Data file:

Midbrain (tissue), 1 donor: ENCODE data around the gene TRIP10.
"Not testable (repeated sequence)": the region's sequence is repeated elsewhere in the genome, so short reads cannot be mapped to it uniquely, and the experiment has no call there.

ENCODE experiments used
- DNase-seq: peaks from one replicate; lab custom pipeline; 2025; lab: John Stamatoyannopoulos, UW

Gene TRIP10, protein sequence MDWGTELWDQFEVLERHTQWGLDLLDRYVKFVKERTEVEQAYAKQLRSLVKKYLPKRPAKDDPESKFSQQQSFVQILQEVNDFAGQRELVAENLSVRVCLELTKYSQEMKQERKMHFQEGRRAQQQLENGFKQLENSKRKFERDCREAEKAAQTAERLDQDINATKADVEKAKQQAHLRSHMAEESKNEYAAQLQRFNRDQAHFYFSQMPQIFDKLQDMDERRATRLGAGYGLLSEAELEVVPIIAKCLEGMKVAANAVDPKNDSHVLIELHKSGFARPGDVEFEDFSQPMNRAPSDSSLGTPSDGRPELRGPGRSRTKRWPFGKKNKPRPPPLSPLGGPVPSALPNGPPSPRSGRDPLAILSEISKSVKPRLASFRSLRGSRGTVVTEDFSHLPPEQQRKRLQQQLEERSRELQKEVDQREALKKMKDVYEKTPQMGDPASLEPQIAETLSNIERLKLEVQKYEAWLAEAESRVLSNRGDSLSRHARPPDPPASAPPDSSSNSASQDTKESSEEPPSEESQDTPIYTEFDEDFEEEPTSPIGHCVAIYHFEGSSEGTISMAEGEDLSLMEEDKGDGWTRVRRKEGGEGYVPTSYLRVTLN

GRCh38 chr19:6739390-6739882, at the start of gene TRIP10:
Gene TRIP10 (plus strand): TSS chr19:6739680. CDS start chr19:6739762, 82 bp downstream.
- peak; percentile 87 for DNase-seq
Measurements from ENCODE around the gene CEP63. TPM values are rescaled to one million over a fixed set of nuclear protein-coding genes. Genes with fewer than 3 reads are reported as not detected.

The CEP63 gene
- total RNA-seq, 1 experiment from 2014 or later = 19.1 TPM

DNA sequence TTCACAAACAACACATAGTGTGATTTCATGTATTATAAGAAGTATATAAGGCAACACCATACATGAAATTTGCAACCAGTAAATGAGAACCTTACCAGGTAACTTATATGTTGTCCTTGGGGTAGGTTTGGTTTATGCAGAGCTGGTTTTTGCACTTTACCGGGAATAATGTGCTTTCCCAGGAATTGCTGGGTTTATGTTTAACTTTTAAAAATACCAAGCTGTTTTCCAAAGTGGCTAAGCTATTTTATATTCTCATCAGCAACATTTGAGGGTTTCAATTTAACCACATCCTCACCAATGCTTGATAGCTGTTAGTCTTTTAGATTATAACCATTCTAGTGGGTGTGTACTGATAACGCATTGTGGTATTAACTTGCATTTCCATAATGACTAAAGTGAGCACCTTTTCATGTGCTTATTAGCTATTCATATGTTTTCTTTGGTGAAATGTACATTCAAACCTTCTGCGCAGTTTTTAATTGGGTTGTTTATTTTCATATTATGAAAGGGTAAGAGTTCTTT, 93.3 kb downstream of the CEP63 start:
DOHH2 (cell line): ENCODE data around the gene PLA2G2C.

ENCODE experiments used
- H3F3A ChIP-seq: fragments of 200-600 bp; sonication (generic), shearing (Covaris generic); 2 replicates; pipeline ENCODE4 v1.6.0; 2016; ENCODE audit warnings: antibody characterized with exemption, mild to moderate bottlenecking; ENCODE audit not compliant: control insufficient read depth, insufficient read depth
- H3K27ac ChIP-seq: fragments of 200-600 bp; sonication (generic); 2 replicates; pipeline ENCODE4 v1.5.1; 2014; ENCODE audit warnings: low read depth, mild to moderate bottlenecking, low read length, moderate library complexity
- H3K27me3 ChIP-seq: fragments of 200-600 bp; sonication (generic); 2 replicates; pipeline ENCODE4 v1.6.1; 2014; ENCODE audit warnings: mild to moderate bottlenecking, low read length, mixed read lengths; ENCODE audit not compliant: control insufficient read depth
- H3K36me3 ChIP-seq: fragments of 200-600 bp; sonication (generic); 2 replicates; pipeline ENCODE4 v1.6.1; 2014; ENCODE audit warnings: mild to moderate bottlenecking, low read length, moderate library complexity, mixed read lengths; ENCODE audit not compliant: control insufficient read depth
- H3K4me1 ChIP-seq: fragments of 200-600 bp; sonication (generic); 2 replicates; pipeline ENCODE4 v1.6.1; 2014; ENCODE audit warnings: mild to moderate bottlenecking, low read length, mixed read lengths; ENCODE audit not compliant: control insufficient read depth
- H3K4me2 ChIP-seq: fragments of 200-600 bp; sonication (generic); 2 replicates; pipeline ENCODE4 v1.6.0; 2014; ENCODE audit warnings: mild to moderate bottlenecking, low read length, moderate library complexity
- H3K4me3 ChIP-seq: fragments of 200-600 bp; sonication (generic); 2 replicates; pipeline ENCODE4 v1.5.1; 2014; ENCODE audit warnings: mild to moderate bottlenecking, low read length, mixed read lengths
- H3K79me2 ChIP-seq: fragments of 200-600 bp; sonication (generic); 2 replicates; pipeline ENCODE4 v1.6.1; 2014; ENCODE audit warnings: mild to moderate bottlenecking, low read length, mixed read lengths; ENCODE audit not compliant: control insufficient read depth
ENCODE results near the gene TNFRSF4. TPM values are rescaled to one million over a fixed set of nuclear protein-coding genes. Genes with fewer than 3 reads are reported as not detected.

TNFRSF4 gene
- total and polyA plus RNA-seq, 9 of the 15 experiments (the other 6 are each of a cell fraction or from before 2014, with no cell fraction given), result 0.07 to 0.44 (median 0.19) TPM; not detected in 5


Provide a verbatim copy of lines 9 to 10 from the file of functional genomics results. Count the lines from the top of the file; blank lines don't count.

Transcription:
Measurements from ENCODE around the gene CEP63. TPM values are rescaled to one million over a fixed set of nuclear protein-coding genes. Genes with fewer than 3 reads are reported as not detected.

The CEP63 gene